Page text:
JOHANNESBURG, South Africa — Gunmen in northern Nigeria burst into a college dormitory early Sunday morning, spraying bullets and killing students indiscriminately, in an attack that carried an echo of the terror eight days earlier at a shopping mall in Kenya.
At least 40 people were killed, according to authorities.
Like the Nairobi attack, the gunmen are believed to come from a violent Islamist group with a long history of indiscriminate attacks, often killing Muslim civilians.
Boko Haram, the Nigerian terror group that authorities blamed for the college attack, is believed to have links with Al Qaeda affiliates in West Africa. The Shabab, the group that claimed responsibility for the Nairobi shopping attack that killed 67 civilians and soldiers, is affiliated with Al Qaeda.
Terror attacks in West and East Africa have risen sharply in recent years, underscoring how easy it is for militant groups to entrench themselves in countries with porous borders and corrupt officials. When security forces launch indiscriminate attacks that kill and maim civilians — as both Nigerian and Kenyan forces have been accused of doing — the backlash can feed support for extremist groups, according to rights groups such as Human Rights Watch.
The attack in the town of Gujba, near Damaturu, the capital of Yobe state, came as students in the college were sleeping in their dormitory at a local college of agriculture.
"They attacked our students while they were sleeping in their hostels," the school provost, Molima Idi Mato, told Associated Press.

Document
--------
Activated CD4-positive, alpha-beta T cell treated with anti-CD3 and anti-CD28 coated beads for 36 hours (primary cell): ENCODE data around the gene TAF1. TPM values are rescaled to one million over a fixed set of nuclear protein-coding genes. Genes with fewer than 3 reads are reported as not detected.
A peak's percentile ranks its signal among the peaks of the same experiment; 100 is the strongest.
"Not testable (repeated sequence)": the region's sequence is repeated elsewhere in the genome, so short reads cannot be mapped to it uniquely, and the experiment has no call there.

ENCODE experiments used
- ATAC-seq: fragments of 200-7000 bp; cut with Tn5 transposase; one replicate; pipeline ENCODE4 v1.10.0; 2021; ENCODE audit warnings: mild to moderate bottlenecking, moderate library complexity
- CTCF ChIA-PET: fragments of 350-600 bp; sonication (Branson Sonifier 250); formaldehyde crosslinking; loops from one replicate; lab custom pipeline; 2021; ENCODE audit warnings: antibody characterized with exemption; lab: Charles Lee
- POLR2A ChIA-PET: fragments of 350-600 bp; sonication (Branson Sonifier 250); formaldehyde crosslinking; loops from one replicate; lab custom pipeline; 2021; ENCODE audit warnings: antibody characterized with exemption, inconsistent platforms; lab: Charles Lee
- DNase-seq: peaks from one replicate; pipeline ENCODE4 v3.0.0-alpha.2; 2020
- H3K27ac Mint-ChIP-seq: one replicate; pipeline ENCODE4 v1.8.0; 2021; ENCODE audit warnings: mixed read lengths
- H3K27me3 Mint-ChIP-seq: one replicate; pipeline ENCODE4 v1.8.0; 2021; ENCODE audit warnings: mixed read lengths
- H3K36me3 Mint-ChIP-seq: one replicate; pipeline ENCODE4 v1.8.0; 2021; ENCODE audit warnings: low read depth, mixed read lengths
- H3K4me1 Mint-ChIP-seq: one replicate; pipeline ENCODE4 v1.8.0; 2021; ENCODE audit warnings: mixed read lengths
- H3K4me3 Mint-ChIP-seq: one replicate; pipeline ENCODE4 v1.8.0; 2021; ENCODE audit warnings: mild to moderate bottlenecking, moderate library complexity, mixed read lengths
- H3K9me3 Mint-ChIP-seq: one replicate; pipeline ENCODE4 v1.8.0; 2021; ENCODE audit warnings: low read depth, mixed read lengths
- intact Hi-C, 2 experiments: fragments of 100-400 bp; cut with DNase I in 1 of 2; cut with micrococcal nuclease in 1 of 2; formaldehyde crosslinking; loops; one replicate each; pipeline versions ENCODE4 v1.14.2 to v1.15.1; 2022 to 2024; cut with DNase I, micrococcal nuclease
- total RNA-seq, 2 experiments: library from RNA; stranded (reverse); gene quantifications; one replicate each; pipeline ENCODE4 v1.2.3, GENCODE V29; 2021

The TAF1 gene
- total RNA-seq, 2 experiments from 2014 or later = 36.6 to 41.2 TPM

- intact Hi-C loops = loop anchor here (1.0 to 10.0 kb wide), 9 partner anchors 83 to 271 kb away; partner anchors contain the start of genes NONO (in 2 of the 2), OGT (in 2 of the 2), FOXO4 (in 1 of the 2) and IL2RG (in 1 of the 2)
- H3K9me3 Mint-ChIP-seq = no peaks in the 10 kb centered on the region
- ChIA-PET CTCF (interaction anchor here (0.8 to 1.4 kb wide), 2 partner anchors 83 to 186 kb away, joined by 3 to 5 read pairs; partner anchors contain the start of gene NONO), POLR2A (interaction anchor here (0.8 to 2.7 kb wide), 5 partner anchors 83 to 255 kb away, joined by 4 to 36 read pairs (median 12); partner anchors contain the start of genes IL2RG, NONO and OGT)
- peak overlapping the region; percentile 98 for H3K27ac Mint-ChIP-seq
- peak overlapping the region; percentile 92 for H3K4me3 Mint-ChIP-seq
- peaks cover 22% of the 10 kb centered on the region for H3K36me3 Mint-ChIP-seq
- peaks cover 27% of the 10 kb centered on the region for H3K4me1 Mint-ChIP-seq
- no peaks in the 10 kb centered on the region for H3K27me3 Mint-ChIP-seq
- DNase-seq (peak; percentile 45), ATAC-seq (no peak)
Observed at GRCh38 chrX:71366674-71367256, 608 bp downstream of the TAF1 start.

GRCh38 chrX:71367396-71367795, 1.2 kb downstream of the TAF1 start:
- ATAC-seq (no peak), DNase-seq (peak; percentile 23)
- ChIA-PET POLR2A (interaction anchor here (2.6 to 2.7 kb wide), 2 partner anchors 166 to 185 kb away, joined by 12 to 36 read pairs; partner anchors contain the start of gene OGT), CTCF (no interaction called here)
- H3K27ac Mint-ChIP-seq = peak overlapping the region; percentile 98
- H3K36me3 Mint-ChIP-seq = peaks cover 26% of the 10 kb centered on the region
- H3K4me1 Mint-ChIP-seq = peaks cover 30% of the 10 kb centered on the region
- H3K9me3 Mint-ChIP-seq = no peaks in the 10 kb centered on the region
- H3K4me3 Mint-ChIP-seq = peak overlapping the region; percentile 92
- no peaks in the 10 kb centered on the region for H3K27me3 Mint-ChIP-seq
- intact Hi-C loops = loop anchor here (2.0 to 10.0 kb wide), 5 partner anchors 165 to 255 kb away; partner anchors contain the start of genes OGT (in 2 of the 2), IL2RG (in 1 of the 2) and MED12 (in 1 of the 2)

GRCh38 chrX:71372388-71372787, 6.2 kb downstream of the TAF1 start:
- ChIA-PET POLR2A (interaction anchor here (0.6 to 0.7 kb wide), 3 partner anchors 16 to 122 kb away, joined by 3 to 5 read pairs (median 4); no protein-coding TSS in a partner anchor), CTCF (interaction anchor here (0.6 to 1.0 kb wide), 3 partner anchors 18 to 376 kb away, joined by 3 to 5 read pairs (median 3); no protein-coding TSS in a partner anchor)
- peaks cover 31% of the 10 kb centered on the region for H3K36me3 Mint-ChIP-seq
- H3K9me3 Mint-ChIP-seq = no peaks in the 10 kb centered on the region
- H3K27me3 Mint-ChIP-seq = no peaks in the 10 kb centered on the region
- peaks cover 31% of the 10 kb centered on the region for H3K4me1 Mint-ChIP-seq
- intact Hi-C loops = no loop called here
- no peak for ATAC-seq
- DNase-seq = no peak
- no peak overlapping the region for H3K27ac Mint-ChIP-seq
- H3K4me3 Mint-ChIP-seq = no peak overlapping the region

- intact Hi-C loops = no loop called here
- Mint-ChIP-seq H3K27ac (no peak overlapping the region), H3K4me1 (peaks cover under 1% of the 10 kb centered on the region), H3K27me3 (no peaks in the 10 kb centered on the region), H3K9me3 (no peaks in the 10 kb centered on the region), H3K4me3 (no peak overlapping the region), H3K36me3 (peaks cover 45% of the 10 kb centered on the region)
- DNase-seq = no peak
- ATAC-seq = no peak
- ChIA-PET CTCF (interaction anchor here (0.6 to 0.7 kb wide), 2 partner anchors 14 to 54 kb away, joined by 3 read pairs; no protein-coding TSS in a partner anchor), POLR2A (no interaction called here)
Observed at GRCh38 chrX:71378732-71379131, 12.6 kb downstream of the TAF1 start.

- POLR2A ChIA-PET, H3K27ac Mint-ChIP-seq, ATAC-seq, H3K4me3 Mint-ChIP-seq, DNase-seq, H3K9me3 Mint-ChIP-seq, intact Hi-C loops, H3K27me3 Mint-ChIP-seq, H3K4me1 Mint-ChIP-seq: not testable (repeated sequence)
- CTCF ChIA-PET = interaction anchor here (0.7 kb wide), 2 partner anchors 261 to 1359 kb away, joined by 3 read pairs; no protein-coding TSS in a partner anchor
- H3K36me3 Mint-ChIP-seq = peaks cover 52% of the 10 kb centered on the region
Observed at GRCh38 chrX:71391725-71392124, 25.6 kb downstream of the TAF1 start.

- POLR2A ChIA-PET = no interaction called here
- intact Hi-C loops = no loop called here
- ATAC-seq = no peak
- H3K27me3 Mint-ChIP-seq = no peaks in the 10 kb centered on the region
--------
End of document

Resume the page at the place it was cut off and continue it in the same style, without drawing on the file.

Although there was no immediate claim of responsibility, the attack bore the hallmarks of Boko Haram, which is opposed to secular education and has carried out many attacks on schools and colleges.
The group's name means "Western education is a sin" in the local Hausa language.
The group is seeking to impose Sharia law across Nigeria, a country divided between the poverty-stricken north, populated mainly by Muslims, and the predominantly Christian south.
Boko Haram has killed thousands of people in recent years in an insurgency that extends across most of Nigeria's northern states.
Nigerian President Goodluck Jonathan imposed a state of emergency in many northern states in May, but security forces have struggled to defeat Boko Haram.
Civilian vigilante groups have sprung up, rounding up suspects. But communities where vigilante groups are active have suffered violent reprisals from Boko Haram.
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